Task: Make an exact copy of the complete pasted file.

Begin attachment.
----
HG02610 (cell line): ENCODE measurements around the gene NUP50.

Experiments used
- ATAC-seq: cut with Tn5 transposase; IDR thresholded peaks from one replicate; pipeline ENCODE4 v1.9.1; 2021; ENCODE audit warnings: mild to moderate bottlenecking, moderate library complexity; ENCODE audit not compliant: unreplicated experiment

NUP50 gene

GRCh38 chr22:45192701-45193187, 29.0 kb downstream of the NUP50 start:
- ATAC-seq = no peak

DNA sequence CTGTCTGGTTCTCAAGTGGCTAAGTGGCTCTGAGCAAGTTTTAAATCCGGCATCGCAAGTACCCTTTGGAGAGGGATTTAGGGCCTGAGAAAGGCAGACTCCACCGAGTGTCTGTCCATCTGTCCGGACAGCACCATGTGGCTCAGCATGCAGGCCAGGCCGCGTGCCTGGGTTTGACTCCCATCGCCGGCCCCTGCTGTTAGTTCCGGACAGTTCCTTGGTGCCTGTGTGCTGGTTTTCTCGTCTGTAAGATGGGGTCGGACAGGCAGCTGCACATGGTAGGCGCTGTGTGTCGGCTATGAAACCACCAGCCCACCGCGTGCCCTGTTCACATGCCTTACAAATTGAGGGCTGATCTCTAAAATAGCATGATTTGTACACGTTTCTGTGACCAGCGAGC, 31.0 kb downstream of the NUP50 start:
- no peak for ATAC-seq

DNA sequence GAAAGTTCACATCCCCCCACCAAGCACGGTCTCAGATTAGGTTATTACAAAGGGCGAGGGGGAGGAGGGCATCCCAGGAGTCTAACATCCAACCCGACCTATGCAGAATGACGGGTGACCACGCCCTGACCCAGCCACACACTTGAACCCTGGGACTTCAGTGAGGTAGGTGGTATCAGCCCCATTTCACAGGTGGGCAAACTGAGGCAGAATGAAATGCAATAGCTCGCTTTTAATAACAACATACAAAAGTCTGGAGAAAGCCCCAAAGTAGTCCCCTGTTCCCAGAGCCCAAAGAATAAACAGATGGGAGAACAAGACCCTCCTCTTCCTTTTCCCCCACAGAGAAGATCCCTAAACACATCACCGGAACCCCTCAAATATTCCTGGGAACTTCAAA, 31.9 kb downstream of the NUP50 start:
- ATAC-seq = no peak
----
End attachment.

HG02610 (cell line): ENCODE measurements around the gene NUP50.

Experiments used
- ATAC-seq: cut with Tn5 transposase; IDR thresholded peaks from one replicate; pipeline ENCODE4 v1.9.1; 2021; ENCODE audit warnings: mild to moderate bottlenecking, moderate library complexity; ENCODE audit not compliant: unreplicated experiment

NUP50 gene

GRCh38 chr22:45192701-45193187, 29.0 kb downstream of the NUP50 start:
- ATAC-seq = no peak

DNA sequence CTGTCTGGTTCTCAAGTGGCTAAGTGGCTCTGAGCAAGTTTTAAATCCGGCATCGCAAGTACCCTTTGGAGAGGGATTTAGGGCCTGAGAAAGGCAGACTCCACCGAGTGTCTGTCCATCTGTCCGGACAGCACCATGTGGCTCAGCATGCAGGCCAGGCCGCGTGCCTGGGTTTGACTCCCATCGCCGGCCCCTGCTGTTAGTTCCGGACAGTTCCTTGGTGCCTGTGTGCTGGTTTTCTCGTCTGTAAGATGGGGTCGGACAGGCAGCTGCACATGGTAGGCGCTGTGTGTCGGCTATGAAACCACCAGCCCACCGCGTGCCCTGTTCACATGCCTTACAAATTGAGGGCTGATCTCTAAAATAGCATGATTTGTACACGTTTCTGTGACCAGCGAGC, 31.0 kb downstream of the NUP50 start:
- no peak for ATAC-seq

DNA sequence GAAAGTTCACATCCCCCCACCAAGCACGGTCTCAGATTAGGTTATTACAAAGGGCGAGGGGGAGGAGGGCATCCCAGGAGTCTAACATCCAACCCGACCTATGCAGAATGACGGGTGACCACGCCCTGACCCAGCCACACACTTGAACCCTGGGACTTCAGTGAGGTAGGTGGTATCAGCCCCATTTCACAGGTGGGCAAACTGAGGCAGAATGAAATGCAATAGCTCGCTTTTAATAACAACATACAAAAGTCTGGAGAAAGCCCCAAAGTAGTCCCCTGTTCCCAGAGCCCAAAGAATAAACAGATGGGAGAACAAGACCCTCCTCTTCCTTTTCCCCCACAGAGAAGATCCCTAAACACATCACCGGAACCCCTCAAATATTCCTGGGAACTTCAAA, 31.9 kb downstream of the NUP50 start:
- ATAC-seq = no peak